[LINK] NBN to cost 24 times South Korea's faster network, says research body
rchirgwin at ozemail.com.au
Wed Feb 9 18:15:07 AEDT 2011
Oh, another point occurs to me ... since the methodology is opaque, is
the EIU measuring against South Korea's current broadband investments
only, ignoring previous initiatives that go back to about 2003?
Really, the EIU is playing an "appeal to authority" game - it has
credibility, therefore nobody needs to question either its motives
(supporting a non-gov economic editorial position) nor the accuracy of
On 9/02/11 5:57 PM, Richard Chirgwin wrote:
> Economist Intelligence Unit intellectually dishonest, says local analyst.
> I projected South Korea onto Australia. It's quite easy with GIS handy:
> pick four control points in South Korea, set new degrees lat/long
> relative to (in this case) Sydney, and georectify. So I can state that
> it's fairly accurate as a representation.
> If the EIU has followed the broadband-in-Australia debate for any length
> of time, it also knows *damn* well the differences in population density
> and the impact this has on cost. South Korea's rural density is
> comparable to Australian outer suburbs. SK has no area of significant
> scale with less than 0.2 people per square kilometre, which
> (geographically) describes most of Australia.
> On 9/02/11 4:31 PM, Bernard Robertson-Dunn wrote:
>> NBN to cost 24 times South Korea's faster network, says research body
>> UPDATED James Massola
>> From: The Australian
>> February 09, 2011 2:46PM
>> 111 comments
>> THE National Broadband Network will cost taxpayers 24 times as much as
>> South Korea's but deliver just one tenth the speed, according to one of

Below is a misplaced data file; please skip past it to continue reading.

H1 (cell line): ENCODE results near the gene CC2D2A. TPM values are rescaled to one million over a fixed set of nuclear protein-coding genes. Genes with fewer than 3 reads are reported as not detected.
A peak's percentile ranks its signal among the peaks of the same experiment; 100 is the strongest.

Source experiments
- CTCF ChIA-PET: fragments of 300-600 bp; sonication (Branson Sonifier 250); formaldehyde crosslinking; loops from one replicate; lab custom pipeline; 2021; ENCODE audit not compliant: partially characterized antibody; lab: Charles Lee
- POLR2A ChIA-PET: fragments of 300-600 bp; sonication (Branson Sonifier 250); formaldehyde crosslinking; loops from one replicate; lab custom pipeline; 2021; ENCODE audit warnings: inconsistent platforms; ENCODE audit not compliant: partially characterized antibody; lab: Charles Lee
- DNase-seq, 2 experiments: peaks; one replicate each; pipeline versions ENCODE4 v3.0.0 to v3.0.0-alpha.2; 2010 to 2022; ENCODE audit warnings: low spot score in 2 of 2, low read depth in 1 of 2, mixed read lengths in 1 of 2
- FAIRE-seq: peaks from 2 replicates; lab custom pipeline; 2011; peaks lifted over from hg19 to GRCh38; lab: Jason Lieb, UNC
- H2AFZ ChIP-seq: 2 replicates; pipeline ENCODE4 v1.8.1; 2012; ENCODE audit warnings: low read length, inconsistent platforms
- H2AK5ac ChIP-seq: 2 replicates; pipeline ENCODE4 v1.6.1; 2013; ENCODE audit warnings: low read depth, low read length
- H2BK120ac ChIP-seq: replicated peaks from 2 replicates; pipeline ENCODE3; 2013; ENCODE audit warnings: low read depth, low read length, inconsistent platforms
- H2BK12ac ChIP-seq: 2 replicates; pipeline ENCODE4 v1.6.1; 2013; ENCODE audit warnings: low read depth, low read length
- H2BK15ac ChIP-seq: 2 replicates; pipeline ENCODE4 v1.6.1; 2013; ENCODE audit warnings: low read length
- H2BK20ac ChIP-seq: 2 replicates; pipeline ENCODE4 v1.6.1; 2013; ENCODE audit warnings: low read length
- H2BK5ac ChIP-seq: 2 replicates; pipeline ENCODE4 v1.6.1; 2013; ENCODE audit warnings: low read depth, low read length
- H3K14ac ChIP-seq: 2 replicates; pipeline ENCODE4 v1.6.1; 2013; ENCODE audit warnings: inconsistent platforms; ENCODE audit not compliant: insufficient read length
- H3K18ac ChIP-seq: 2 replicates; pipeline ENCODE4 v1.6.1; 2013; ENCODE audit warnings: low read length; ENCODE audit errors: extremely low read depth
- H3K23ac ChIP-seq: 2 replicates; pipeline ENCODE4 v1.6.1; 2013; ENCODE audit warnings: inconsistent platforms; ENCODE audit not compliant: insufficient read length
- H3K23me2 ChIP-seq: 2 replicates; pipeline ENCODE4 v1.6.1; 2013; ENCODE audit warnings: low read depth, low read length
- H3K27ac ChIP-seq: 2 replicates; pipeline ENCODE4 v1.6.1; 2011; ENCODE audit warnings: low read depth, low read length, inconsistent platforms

>> the world's most respected economic research organisations.
>> A paper released by the Economist Intelligence Unit today criticises
>> Labor's broadband network on a range of fronts, including its cost per
>> household covered.
>> The report assesses the plans of 40 countries to enable high speed
>> broadband development, assessing the target speeds, rollout time frame,
>> cost and regulatory provisions to deliver a final ranking.
>> The research body marks Australia down in its government broadband index
>> because of "the huge cost to the public sector" of the NBN.
>> It also loses points due to limited private-sector involvement, high
>> government intervention and the exclusion of state and municipal
>> authorities from the plan.
>> The report highlights the disparity between the cost of the network -
>> estimated at 7.6 per cent of annual government revenue - and the cost of
>> the South Korean network, which is estimated at less than one per cent.
>> The report does score the NBN highly for having a target speed of 100
>> megabits per second, but it says Sweden, Finland, Estonia and France
>> have all set similar targets with much lower costs.
>> Opposition Communications spokesman Malcolm Turnbull seized on the
>> study's findings.
>> "Now the Economist Intelligence Unit joins the long list of expert
>> observers, both international and local, who are utterly dismayed by the
>> reckless spending of the Gillard Government on the NBN," Mr Turnbull said.
>> "The study confirms, yet again, that this NBN project should be the
>> subject of a rigorous cost-benefit analysis by the Productivity Commission."
>> Australia scores 3.4 out of five on the index, trailing South Korea,
>> Japan, Singapore, Sweden, Finland, Estonia, France, Spain and Denmark,
>> but it ranks the NBN ahead of broadband plans in New Zealand, the United
>> Kingdom and the United States.
>> A spokeswoman for Communications Minister Stephen Conroy defended the
>> government's investment in the NBN, adding the government would look at
>> the report.
>> “Comparing Australia to Korea is like comparing apples to oranges.
>> Investment in Australia's road, rail, telecommunications and utility
>> infrastructure faces vastly different factors than countries such as
>> South Korea,” she said.
>> “Australia's land mass is over 7.6 million square kilometres compared
>> with South Korea's which is just over 100,000 square kilometres.
>> Australia has a population density of 2.7 people per sq/km compared with
>> 487 people per sq/km for South Korea.
>> “We know that with Australia's population density, there aren't the
>> incentives for the private sector to provide the universal high-quality
>> broadband infrastructure that all Australians need.”
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